Honors | Drama, Affect, Body (MUS)
N399 | 12132 | Marianne Kielian-Gilbert


MW 1:00 – 2:15 p.m.
M271 (Music Library)

This special topics course in music theory brings together work on
music analysis and cultural theory to explore connections between
music, drama, and performance. We will introduce different ways of
analyzing music in traditional, nontraditional, and multimedia
spaces of performance (working with issues of drama, affect/feeling,
and body). We will also consider the ways in which drama and
performance are implicated in various musical practices and in
analyses that seek to characterize those practices.

Music’s performativity conveys acts and actions; music enacts and
becomes something that one does. Musical and analytical emphases
shift from authority to affect, and from “aesthetic consumption”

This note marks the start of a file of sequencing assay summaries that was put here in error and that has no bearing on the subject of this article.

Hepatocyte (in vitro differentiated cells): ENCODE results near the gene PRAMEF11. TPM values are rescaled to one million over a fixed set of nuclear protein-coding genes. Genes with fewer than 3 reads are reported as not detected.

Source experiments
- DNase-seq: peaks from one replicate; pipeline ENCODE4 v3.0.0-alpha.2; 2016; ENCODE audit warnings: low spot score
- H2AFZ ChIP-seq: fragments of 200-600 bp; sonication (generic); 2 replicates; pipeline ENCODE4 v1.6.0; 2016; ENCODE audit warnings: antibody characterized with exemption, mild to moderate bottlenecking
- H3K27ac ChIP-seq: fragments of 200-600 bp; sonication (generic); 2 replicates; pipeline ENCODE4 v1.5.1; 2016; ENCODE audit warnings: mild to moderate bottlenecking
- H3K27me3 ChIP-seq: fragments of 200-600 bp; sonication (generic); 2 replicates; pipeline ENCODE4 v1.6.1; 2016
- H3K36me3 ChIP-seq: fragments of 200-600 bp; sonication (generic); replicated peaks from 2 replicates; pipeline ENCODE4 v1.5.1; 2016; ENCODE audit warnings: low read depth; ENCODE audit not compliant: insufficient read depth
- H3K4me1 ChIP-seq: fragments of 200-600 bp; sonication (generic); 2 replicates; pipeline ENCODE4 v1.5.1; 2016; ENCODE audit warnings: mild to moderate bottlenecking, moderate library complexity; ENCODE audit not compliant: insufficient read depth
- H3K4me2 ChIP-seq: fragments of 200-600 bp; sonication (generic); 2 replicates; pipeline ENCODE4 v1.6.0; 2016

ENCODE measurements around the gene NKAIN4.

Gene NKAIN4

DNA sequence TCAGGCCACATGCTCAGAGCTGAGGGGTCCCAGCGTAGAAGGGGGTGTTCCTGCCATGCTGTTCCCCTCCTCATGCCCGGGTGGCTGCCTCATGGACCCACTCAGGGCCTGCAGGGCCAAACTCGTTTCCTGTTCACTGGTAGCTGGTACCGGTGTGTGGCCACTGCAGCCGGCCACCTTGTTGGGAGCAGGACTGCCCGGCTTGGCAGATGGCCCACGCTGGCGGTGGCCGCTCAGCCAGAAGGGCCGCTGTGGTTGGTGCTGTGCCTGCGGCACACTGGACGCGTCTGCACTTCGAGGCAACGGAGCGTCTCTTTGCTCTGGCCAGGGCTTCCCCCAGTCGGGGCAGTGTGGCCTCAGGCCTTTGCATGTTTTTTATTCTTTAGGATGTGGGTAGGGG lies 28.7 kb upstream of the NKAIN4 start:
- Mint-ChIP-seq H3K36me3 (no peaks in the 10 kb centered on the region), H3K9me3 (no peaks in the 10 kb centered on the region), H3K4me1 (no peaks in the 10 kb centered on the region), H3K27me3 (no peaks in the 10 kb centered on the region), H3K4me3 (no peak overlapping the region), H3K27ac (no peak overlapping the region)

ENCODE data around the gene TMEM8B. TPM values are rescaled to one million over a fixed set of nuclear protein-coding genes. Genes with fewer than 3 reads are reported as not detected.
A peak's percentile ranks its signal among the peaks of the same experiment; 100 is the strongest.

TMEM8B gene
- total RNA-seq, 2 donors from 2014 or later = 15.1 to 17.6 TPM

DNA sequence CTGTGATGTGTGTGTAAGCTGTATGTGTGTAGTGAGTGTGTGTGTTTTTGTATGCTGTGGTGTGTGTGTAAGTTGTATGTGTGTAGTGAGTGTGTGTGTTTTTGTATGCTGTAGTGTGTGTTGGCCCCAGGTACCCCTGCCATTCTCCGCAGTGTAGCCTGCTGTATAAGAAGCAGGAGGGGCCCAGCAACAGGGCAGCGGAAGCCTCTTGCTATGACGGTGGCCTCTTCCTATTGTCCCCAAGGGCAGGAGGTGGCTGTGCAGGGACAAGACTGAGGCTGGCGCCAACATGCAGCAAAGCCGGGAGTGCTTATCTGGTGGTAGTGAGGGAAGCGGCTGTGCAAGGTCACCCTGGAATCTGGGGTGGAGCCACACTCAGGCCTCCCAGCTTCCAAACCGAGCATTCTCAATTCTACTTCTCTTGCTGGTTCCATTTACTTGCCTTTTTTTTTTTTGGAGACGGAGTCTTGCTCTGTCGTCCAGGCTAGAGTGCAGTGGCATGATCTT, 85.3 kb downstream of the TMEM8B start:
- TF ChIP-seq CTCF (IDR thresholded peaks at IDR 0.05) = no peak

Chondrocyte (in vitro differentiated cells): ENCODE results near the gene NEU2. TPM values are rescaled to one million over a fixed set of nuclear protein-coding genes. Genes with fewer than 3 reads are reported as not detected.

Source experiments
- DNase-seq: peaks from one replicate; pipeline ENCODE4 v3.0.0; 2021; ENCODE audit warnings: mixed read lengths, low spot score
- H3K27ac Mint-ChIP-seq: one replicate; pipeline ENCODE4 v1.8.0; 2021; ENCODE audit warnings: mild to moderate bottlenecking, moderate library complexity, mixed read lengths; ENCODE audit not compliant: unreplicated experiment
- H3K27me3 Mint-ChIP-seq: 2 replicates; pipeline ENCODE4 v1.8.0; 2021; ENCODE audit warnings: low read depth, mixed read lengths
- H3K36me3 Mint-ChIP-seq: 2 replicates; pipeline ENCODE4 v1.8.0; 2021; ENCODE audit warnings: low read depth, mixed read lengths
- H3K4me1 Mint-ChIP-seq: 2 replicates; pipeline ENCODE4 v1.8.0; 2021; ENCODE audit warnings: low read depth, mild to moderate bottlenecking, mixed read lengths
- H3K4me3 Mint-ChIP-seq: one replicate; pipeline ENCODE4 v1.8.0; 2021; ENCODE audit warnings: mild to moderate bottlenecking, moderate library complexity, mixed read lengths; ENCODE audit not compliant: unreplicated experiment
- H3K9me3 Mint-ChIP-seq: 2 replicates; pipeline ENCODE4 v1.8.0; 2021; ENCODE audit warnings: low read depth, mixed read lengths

and “representation,” to material-bodily expressions and
interactions between music and listeners, bringing music to ‘life’
and transforming its significance. Starting from the angle of music
as drama we will study how music can become dramatic and
performative of texts, social critique, and differing orientations.
Enacting Music will offer insight into how we may better understand
the multiple ways that music enacts its ideas through dramatic,
emotional, and physical processes of performance. Organized around
particular topics, critical readings, and music from classical to
popular, analyses will grapple with ethical-political consequences
of music’s performative “moments of attention” particularly in
multimedia and interart settings (film, opera, dance, performance
art).

Course limit (12). Requirements: readings, class discussion, short
reaction papers & presentations on issues arising from the readings,
midterm project, one major paper and class presentation (geared to
individual projects). Prerequisite: junior standing, MUS-T252 or
consent of instructor. Texts: Leo Treitler, Reflections on
Musical Meaning and Its Representations (2011); Kathryn Kalinak,
Film Music: A Very Short Introduction (2010); John Berger, Ways of
Seeing (1972).